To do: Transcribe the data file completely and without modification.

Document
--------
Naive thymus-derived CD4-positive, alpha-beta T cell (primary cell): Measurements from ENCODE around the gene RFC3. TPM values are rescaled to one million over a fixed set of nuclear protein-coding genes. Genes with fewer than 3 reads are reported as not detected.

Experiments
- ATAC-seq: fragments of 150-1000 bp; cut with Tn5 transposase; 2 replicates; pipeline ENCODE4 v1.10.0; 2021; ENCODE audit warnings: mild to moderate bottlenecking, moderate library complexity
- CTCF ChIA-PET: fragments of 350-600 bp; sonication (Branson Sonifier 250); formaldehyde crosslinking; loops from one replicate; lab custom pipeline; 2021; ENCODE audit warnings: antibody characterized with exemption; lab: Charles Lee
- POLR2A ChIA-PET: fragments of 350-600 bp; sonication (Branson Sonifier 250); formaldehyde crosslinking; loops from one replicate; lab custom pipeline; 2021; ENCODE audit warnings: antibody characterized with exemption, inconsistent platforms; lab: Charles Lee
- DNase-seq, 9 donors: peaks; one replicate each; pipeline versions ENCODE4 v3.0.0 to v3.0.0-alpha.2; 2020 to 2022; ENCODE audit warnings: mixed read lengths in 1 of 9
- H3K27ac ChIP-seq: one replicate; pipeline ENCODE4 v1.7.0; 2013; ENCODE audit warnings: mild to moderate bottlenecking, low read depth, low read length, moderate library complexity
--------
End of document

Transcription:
Naive thymus-derived CD4-positive, alpha-beta T cell (primary cell): Measurements from ENCODE around the gene RFC3. TPM values are rescaled to one million over a fixed set of nuclear protein-coding genes. Genes with fewer than 3 reads are reported as not detected.

Experiments
- ATAC-seq: fragments of 150-1000 bp; cut with Tn5 transposase; 2 replicates; pipeline ENCODE4 v1.10.0; 2021; ENCODE audit warnings: mild to moderate bottlenecking, moderate library complexity
- CTCF ChIA-PET: fragments of 350-600 bp; sonication (Branson Sonifier 250); formaldehyde crosslinking; loops from one replicate; lab custom pipeline; 2021; ENCODE audit warnings: antibody characterized with exemption; lab: Charles Lee
- POLR2A ChIA-PET: fragments of 350-600 bp; sonication (Branson Sonifier 250); formaldehyde crosslinking; loops from one replicate; lab custom pipeline; 2021; ENCODE audit warnings: antibody characterized with exemption, inconsistent platforms; lab: Charles Lee
- DNase-seq, 9 donors: peaks; one replicate each; pipeline versions ENCODE4 v3.0.0 to v3.0.0-alpha.2; 2020 to 2022; ENCODE audit warnings: mixed read lengths in 1 of 9
- H3K27ac ChIP-seq: one replicate; pipeline ENCODE4 v1.7.0; 2013; ENCODE audit warnings: mild to moderate bottlenecking, low read depth, low read length, moderate library complexity